Whenever someone asks me what I do during the summer, I tell them I go to my camp in the woods, Camp Cedarbrook. At first, people are very confused at how someone can spend six weeks in middle-of-nowhere Adirondack territory, until I tell them that I have access to showers, impressive platform tents, cabins, and just about the best waffles I could possibly hope for (Waffle Friday is the best!). It’s at this point in the conversation, when they start to get a picture of my summer, that I drop the hard news: there is no electricity and no wi-fi.
The most common response is, “I could never live without electricity.” And I feel that way sometimes. Media can be beneficial, but I can’t stress how important is it to be without these attachments. My time at Camp Cedarbrook has been a great way for me to be able to unplug. And I’d like to share my time at camp without electricity, my phone, or the internet with you.
My name is Emerald Geiger, and I have been going to camp for nine years, if you count the year I went to Mother-Daughter weekend when I was Voyager age (second grade). I am the youngest of three girls, so by the time I was old enough to go to camp as a Pathfinder (third and fourth grade), I went for two weeks knowing I would love it. The length just kept growing until I was an Explorer (high school), staying for entire summers at a time. Right now, I am approaching my last year as a camper, and this summer, I will take part in the CILT II (Camper-in-Leadership Training) program to become a staff member. During my time as a camper, I have found out how beneficial being disconnected really can be, and I bring some of these skills home with me after camp.
Social Media. I use Facebook to keep in touch with all of the friends I have met at Cedarbrook and can’t reach easily. The thing is, camp has truly shown me that nothing can beat face-to-face interaction. The time spent with your cabin-mates and counselor is welcoming and uninterrupted. Plus, the feeling of being detached from the pressures of the internet is truly great. The trick is that you don’t need to be connected to something constantly, not at camp nor at home. It will definitely improve your mental state if you shut your phone off for a certain period of time a day to enjoy another form of entertainment. Read a book. Spend time with God. Go for a walk if the weather is nice. Lately, I like to take the end of the night to put my phone away and do a personal devotional. It refreshes you for the next day, just like camp refreshes you so that you can face the “real world” once again whenthe summers over.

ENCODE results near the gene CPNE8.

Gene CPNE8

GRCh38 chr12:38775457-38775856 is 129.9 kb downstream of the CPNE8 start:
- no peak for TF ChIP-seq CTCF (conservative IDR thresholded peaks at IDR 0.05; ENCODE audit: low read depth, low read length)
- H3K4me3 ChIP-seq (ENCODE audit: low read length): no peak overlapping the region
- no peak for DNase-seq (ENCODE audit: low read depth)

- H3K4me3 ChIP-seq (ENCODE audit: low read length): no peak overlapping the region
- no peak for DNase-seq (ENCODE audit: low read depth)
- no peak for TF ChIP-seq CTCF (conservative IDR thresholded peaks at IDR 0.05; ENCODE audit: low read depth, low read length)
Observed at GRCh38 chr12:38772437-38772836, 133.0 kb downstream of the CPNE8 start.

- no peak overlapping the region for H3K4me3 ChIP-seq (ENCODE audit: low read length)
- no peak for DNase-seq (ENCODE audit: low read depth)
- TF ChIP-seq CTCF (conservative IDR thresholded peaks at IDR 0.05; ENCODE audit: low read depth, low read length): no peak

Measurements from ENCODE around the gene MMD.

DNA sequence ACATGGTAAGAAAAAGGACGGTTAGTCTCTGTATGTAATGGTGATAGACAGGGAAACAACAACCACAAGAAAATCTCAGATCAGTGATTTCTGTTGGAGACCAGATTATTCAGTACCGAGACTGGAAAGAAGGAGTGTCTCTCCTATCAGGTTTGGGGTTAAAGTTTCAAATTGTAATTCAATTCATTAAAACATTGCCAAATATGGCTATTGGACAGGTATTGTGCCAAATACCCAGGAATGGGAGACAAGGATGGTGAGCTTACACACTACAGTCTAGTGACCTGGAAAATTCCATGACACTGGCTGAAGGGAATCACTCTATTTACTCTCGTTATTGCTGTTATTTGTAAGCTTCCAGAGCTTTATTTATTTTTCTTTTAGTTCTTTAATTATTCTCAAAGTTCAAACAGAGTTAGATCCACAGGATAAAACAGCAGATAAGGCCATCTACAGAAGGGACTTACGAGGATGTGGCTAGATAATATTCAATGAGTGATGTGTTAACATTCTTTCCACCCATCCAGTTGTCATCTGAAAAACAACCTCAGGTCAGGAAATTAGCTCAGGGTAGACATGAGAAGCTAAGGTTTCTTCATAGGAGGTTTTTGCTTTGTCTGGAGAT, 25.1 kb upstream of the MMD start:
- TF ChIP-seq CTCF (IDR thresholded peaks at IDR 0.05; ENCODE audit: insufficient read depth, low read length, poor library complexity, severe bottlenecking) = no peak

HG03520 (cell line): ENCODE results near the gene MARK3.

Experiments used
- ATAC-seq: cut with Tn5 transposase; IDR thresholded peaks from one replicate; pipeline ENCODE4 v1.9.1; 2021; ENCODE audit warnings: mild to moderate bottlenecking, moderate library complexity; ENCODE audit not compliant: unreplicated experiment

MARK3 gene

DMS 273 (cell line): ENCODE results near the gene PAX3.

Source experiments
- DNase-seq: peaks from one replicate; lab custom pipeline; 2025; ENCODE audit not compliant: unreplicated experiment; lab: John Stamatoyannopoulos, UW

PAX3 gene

Your phone. That little rectangle in your pocket that gives you a heart attack when it’s not there. Forget that. When you are at camp, there is no cell phone service, so your phone is now useless. When you don’t have games on your phone at your dispense, it’s amazing what you can get accomplished. At Cedarbrook, you are constantly doing things. It’s a jam-packed schedule of fun, activities and nature. At home, it’s a different story. But you can still achieve more if you simply turn off the TV and hit pause on your favorite Netflix show. I like to say that during the summer, I become a sailor and an archer, take canoeing, cook over a fire, and tons more. Though these are camp activities, imagine what you could accomplish if you spent the summer seeing God’s creation by going on hikes or even just sitting in your backyard instead of playing Candy Crush on the couch.
Being able to unplug has really benefitted me. I truly feel that camp is a place where worldly things fall behind so that we can reconnect to God. At camp, I feel closer to God than ever, and I use the skills that we learn there to help strengthen that relationship at home. I learned the art of a face-to-face conversation with meaning behind it. I learned how to stick to a devotional in the morning and night. I learned how to live a life where you lean on Christ for support. To top it all off, camp has been the place where I have the most fun while I grow, summer after summer after summer. Talking to the counselors about my life has helped me sort out what I want to be when I grow up. Achieving activity awards has given me confidence in myself. And the support of the entire camp behind me has given me a voice that I use now to help me in my everyday non-camp life.
Camp has been the greatest thing in my life, from the second I stepped on the property, and I wouldn’t want it any other way. And I learned all this by leaving my computer and phone at home, grabbing my ripped-up, taped-together hiking boots and heading to a community where I could really grow to my greatest potential.
Emerald Geiger is a 17-year-old high school junior from Long Island. This summer, she will participate in CILT II at camp, and she hopes to be a staff member for many years to come. After she graduates from high school, she plans to go to college and major in either Biblical Studies or Music (or both). She feels called to music ministry. Camp Cedarbrook is her favorite place in the world, and it has made her into the person she is today.